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The Higg Index is an apparel and footwear industry self-assessment standard to rate environmental and social sustainability throughout the supply chain. It was launched in 2012 by the Sustainable Apparel Coalition (SAC), a nonprofit organization of more than 270 fashion brands/retailers, manufacturers, academic institutions, affiliates, NGOs and governments.
Today, more than 21,000 organizations around the world are using the Higg Index, and its global reach and variety ensure that the SAC can now catalyze change from within the industry. However, the Higg Index has been criticized by some for using poor data and a non-transparent approach resulting in potentially misleading information on which fiber is more sustainable.
The Sustainable Apparel Coalition developed the Higg Index. Founded in 2011, it is a nonprofit organization whose members include brands producing apparel or footwear; retailers; industry affiliates and trade associations; the U.S. Environmental Protection Agency, academic institutions and environmental nonprofits.
The Higg Index provides a suite of five tools for the apparel industry and footwear industry to assess sustainability throughout a product's entire life cycle, from materials to end-of-life. The metrics created Higg Index are limited to a company's internal use for the evaluation and improvement of environmental performance. As of 2012, plans for a future version included a scoring scale to communicate a product's sustainability to consumers and other stakeholders.
The Higg Index was adapted from two previously existing sustainability measurement standards: the Nike Apparel Environmental Design Tool and the 2007 Eco Index created by the Outdoor Industry Association, the European Outdoor Group and the Zero Waste Alliance. The Eco Index had been created by a group of outdoor companies including REI, MEC, Patagonia, Outdoor Research and others starting in 2007. Leaders of the group at this time included Kevin Myette, Greg Scott, Ammi Borenstein, Peter Girard, Nick Sterling and many others. After 2-3 years of independent work the Eco Index was adopted by the Outdoor Industry Association and ultimately became a core component of the Higg Index. The SAC was established as brands and retailers sought to self-regulate on environmental and sustainability issues. Version 1.0 of the Higg Index was made public in July 2012.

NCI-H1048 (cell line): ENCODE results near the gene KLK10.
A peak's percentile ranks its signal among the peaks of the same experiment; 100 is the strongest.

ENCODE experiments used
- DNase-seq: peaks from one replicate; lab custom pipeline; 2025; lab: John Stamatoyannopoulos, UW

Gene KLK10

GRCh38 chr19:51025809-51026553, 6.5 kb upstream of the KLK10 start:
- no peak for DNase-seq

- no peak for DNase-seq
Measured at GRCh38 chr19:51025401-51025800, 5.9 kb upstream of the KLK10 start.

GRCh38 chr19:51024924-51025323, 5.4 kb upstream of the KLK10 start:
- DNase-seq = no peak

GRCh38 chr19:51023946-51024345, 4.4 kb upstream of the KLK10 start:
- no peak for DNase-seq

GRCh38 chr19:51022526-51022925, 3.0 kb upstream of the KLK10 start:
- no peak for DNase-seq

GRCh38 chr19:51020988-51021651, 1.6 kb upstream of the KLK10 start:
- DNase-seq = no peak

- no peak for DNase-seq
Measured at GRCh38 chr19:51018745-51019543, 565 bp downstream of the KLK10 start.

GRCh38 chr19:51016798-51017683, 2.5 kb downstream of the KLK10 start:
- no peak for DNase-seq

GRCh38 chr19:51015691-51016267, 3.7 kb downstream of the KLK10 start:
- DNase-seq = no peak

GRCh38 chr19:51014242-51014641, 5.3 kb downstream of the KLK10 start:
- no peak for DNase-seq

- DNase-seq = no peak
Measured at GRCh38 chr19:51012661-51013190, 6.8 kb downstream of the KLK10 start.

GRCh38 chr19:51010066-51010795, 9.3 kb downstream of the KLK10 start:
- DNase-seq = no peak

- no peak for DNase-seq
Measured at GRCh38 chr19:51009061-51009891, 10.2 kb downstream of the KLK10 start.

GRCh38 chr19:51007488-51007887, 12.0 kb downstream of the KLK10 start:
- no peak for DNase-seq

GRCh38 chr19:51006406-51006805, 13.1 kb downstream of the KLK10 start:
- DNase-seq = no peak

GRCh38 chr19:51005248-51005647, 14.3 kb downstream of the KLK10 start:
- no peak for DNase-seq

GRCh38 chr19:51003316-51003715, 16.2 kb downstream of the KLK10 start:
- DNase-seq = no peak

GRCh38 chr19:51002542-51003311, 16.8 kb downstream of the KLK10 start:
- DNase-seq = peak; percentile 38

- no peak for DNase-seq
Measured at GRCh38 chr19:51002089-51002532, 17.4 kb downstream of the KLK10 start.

According to the Coalition's Executive Director in 2012, the name "Higg" was inspired by the Higgs Boson search. The name Higg also met other key criteria: it was short, easy to pronounce and was able to clear trademark registration in 120 countries.
In its first iteration, Higg Index metrics focus on environmental factors[example needed] in the apparel supply chain. As of 2013, Metrics pertaining to footwear as well as labor and social sustainability were planned for a future release. On 11 December 2013, an updated version of the Higg Index was released.
In October 2015, the Sustainable Apparel Coalition announced the launch of the Social Labor and Convergence Project, which seeks to establish a uniform standard for auditing labor conditions and social impact in the apparel and footwear industries.
The Higg Index has been criticized for being based on poor data and using a non-transparent approach resulting in misleading information which fiber is more sustainable. The index is rating synthetics as the most sustainable choice.
In June 2022, the Norwegian Consumer Authority notified the Sustainable Apparel Coalition, H&M and Norrøna that they concluded the consumer-facing part of the SAC's transparency program was potentially misleading to consumers. June 27, 2022 the Sustainable Apparel Coalition said that it will pause the use of consumer-facing Higg MSI labels globally.
Since the initial outreach from the NCA, and following the publication of a guidance document, the SAC stated it was "grateful for the collaboration and productive discussions" and that it was working through the non legally binding guidance. A representative from the NCA also took part in the SAC's 2022 Annual Meeting in Singapore, as panelists discussed the challenges and opportunities of eco-labelling. The theme of the event was Collective Action on Common Ground.